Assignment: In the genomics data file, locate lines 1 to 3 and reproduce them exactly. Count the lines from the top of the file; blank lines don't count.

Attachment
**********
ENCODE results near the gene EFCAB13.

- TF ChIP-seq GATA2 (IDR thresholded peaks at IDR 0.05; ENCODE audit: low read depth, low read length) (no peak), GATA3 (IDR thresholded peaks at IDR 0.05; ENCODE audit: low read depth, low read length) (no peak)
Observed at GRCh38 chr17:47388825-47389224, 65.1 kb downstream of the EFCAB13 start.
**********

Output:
ENCODE results near the gene EFCAB13.

- TF ChIP-seq GATA2 (IDR thresholded peaks at IDR 0.05; ENCODE audit: low read depth, low read length) (no peak), GATA3 (IDR thresholded peaks at IDR 0.05; ENCODE audit: low read depth, low read length) (no peak)
Observed at GRCh38 chr17:47388825-47389224, 65.1 kb downstream of the EFCAB13 start.